Original Script Deadline Extended to August 15th!

Organization of Black Screen Writers has extended its “Original Script” contest deadline to August 15, 2009!

I. Writers MUST print WGA or Copyright registration number on Title page.

II. Scripts must be free of author’s name and contact information. Attached submission forms will contain all contact information.

III. Writers interested in receiving coverage on their submitted scripts should send two copies and add $25 to the entry fee.

IV. OBS will accept a maximum of four scripts per writer. One fee per script.

V. Scripts will not be accepted: Unbound, unregistered, or over 125 pages in length (Features) 60 pages (TV Pilots). Submitted scripts should be formatted according to current industry standards.

VI. When there are multiple writers of a script, each writer MUST submit an entry form. All forms MUST be enclosed with script submission.

VII. Finalists will be selected by experienced readers. Winners in each category will be selected
by a particpating OBS board member. Winners will

Vote for the Next Big Filmmaker! Dee Rees!!

Vote at Netflix “Find Your Voice”: http://www.netflixfindyourvoice.com/
Web-site: http://www.pariahthemovie.com/ 

 Pariah is a coming-of-age drama about a lesbian teenager who unsuccessfully juggles multiple identities to avoid rejection from her friends and family.

Producer Nekisa Cooper is looking for your voice and support for her film Pariah. Pariah is set against the kinetic and incongruous social landscape of middle class New York City, Alike vacillates between being a proud and sexually independent woman amongst her openly gay friends and being the feminine, obedient girl that her strict Christian upbringing dictates she be.

Torn by mounting pressure from home, school, and within, the line between her dual personas wears thin with explosive consequences.

Here’s a Message From Ms. Cooper:

Written by award-winning Sundance Institute Fellow

 Dee Rees, PARIAH, is a coming of age story about a black lesbian teenager

 struggling to express her sexual identity. We are fortunate to be 1 of 10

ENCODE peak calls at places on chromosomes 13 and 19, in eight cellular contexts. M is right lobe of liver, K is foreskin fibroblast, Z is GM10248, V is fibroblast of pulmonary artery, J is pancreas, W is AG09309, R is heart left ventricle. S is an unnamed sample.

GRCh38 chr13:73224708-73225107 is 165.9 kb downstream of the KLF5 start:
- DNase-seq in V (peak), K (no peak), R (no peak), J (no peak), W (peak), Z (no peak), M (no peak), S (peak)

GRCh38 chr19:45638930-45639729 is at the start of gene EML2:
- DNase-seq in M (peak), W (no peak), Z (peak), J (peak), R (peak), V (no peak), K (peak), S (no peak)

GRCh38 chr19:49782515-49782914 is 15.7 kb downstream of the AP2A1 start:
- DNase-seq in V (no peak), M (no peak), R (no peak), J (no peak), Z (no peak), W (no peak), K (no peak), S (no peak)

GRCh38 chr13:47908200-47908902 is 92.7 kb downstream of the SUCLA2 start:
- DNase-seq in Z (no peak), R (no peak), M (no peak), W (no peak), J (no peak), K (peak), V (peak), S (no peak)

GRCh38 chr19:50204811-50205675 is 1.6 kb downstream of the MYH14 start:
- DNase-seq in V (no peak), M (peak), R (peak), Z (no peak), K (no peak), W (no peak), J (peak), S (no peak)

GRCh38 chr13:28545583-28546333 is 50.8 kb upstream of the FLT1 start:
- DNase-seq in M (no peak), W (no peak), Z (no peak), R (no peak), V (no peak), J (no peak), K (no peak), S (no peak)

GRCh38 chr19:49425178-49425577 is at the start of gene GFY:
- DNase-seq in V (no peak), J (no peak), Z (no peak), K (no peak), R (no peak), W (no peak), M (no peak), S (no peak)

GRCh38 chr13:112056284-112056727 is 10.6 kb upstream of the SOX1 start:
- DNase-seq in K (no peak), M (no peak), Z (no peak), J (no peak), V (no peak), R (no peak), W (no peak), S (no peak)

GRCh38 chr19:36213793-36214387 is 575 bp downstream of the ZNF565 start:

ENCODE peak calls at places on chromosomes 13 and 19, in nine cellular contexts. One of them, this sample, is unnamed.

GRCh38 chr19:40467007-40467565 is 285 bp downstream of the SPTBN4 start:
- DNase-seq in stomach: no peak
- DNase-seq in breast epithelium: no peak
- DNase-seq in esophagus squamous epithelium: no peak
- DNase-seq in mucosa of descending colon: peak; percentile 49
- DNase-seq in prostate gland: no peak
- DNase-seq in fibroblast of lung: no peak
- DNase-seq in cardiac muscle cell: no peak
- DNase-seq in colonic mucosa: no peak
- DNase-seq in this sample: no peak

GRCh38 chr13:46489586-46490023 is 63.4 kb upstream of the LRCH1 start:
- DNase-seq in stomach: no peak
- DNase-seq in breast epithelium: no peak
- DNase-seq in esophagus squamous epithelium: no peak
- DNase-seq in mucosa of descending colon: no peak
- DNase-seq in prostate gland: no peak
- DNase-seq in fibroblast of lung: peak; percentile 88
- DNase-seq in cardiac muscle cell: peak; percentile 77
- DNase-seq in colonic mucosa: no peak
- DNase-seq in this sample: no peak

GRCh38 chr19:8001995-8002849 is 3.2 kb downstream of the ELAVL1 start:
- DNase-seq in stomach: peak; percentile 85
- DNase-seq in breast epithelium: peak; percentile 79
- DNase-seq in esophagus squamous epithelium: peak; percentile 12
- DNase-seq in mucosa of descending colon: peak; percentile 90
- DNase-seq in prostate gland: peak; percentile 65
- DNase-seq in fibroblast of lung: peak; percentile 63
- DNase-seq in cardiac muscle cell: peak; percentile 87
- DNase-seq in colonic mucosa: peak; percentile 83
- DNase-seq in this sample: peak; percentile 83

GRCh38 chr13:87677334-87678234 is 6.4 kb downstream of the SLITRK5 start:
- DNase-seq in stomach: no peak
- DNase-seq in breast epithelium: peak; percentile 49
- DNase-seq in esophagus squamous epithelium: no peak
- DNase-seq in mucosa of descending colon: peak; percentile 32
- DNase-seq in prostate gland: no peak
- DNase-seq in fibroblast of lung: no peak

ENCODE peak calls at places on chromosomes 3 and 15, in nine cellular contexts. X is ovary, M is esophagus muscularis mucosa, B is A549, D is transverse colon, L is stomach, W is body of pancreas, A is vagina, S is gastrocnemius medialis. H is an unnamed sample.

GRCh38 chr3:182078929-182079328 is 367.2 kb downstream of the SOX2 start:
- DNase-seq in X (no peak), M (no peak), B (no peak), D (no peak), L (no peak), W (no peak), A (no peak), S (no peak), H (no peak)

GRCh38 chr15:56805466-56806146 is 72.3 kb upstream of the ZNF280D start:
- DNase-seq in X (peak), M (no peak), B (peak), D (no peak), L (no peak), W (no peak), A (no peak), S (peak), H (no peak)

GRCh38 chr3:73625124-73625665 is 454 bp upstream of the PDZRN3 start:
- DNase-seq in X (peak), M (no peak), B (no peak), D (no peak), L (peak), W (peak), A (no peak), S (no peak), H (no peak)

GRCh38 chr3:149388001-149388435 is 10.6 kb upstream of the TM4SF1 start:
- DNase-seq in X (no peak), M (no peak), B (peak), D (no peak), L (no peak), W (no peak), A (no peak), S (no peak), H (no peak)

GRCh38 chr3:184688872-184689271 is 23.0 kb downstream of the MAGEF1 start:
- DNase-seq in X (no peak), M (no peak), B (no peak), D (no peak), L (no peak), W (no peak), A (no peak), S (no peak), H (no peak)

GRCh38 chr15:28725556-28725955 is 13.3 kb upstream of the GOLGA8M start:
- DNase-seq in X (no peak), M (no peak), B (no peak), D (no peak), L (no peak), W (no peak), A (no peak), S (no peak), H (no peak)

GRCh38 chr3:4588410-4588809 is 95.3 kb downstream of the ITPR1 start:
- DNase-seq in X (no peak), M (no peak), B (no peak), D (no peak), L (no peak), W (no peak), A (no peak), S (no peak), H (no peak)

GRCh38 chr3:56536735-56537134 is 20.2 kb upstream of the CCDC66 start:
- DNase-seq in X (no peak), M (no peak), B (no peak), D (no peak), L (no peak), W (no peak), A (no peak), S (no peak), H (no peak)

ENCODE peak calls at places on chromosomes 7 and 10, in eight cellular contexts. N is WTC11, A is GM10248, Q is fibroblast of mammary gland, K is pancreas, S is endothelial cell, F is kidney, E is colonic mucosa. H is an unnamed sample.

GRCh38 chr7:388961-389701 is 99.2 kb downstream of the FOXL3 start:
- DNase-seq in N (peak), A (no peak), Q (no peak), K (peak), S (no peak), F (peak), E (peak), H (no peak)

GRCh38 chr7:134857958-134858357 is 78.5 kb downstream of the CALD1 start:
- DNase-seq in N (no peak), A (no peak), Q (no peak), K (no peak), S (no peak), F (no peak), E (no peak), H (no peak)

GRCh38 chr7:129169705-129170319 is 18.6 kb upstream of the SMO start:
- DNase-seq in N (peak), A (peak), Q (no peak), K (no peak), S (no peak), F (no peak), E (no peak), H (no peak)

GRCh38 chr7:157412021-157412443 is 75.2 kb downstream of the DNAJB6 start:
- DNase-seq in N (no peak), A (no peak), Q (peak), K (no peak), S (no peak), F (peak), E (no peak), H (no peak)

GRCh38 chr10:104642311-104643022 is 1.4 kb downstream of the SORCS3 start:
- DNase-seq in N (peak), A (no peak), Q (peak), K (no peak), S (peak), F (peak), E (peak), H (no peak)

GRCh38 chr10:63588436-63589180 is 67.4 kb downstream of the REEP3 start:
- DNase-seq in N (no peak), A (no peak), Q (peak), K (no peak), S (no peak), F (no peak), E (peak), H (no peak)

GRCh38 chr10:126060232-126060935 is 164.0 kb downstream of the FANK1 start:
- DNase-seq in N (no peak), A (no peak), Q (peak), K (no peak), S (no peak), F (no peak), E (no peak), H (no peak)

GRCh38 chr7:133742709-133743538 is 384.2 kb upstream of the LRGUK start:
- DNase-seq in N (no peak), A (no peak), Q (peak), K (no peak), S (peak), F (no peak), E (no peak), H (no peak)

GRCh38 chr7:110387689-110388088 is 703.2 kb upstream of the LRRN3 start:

semifinalists in the Netflix Find Your Voice Competition and I need help

 getting the word about for people to support the film. Please visit our

 website to learn more about the award-winning short film and our plans to

 turn it into a feature. Please contact me if you’re interested in

 learning more and supporting us in getting more diversity on the big

 screen! Thanks so much for your time and consideration.

 Best Regards,

 Nekisa Cooper

 Producer, PARIAH

Let’s support this film and this sister by voting for her at http://www.netflixfindyourvoice.com/

Studio Space Available

(Forwarded Announcement)

(*DISCLAIMER: As with all unsolicited Casting Calls and general announcements, always be careful of illegal activities or misrepresented services. If you have an Agent, always use an intermediary to schedule your Casting Calls and/or to report your whereabouts. If you suspect illegal activity, never hesitate to report illegal activities to the proper authorities.)

For a limited time offer, Silicon Valley Studios is now offering 1/3 off its regular
rates for studio rental! As your number one production destination conveniently located in Mountain View CA, our full service stages are perfect for your film, photography, or creative project.

Our space includes:

  • Two full service studios
  • Free wireless internet
  • Production offices with telephone access
  • Large dressing room
  • Lounge area for talent and crew
  • Full kitchen and dining area
  • Film and photography services provided by Paridym Pictures
  • (http://www.ParidymPictures.com)

So don’t wait, visit our website and print a promotional flyer at
http://www.SiliconValleyStudios.com or give us a call at 650.210.3632 to see how we can bring your production to life!

Developing Characters for the Big Screen – London

Host: Alicia Blumross and the BFI street geniuses
Date: Tuesday, October 28, 2008
Time: 1:30pm – 3:30pm
Location:
BFI Southbank
Belvedere Road
London, United Kingdom

Email:alicia.blumross@nullbfi.org.uk